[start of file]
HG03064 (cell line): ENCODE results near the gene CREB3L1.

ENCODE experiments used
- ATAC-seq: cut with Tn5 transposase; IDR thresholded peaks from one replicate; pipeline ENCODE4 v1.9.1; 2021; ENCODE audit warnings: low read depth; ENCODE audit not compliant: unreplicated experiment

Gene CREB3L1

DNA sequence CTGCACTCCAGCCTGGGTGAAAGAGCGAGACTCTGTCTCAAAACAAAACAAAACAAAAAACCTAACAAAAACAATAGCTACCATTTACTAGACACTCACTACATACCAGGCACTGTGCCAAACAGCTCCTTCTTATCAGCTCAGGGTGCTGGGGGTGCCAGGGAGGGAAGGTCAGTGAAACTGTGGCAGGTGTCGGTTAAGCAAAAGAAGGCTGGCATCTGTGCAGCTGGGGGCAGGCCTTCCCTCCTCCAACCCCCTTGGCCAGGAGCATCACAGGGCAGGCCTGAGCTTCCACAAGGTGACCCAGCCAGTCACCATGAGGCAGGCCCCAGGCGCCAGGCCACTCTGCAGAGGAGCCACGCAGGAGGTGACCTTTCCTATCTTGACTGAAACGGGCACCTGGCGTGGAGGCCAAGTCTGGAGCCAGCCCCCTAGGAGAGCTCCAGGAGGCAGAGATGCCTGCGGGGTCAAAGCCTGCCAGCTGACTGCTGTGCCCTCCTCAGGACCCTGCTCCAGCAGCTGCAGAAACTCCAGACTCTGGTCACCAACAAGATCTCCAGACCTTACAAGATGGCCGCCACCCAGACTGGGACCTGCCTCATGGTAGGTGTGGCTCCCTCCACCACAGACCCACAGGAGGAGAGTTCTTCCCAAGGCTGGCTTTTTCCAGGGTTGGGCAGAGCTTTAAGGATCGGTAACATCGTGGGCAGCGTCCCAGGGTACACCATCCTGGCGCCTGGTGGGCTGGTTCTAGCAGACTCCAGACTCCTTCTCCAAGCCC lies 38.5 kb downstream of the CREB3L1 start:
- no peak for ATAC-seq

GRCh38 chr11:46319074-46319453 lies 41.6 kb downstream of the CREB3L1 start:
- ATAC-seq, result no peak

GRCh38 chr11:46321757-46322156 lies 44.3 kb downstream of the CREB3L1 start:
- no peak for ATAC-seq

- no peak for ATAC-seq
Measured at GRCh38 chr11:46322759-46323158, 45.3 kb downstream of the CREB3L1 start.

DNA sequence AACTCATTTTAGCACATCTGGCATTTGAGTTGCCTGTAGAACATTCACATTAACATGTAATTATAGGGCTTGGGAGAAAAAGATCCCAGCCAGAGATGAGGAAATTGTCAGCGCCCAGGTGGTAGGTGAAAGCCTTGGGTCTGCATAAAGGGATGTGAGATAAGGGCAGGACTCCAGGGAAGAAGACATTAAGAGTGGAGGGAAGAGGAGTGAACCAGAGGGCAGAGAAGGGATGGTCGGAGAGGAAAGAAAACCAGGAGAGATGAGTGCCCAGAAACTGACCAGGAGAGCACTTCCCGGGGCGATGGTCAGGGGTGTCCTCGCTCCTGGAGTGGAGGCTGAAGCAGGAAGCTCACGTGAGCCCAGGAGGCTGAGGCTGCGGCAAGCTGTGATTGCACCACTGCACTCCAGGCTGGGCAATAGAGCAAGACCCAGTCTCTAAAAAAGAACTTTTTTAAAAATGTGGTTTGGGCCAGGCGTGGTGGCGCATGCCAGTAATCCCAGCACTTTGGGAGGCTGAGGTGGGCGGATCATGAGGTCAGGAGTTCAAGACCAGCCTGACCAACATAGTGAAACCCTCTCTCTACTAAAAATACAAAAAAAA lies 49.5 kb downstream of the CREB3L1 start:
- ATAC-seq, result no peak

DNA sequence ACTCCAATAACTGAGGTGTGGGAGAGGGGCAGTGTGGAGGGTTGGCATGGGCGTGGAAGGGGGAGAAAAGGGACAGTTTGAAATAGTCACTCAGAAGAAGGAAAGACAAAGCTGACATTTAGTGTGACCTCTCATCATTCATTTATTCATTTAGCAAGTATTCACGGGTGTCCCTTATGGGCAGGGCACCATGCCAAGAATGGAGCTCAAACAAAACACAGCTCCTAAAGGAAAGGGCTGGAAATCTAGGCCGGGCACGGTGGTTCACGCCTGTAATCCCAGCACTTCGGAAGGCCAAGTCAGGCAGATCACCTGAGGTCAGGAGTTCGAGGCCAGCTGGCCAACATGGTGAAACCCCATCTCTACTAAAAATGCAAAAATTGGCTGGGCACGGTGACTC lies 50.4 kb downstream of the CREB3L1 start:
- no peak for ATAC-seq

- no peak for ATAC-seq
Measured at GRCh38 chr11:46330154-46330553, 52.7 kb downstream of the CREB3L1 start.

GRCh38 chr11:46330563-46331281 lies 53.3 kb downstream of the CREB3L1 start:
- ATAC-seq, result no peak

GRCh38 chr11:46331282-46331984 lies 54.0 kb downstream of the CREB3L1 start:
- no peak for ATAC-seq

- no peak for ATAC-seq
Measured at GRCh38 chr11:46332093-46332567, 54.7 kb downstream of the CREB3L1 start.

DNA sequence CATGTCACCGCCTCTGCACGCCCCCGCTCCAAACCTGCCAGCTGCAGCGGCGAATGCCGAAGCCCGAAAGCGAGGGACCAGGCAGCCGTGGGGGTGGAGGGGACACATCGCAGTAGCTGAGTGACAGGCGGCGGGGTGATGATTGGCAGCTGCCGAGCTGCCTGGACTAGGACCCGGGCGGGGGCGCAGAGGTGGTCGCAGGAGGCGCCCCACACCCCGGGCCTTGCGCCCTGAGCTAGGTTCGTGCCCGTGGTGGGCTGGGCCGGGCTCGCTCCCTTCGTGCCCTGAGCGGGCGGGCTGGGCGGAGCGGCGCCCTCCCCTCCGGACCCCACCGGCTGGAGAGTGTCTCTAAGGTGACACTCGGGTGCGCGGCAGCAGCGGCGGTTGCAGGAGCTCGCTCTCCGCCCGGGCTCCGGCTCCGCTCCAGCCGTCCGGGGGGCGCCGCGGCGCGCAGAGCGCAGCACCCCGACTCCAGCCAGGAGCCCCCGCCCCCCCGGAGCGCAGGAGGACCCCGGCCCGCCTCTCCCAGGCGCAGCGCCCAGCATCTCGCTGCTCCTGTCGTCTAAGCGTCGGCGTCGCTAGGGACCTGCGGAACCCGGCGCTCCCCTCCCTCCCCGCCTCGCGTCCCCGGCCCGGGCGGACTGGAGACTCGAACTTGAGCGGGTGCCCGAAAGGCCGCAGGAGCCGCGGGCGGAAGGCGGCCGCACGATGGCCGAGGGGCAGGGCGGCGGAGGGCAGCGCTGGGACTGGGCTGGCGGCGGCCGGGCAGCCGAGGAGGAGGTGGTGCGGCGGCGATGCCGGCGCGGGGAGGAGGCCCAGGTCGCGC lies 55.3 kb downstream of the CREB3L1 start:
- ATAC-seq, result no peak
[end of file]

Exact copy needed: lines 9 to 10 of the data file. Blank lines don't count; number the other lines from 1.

GRCh38 chr11:46321757-46322156 lies 44.3 kb downstream of the CREB3L1 start:
- no peak for ATAC-seq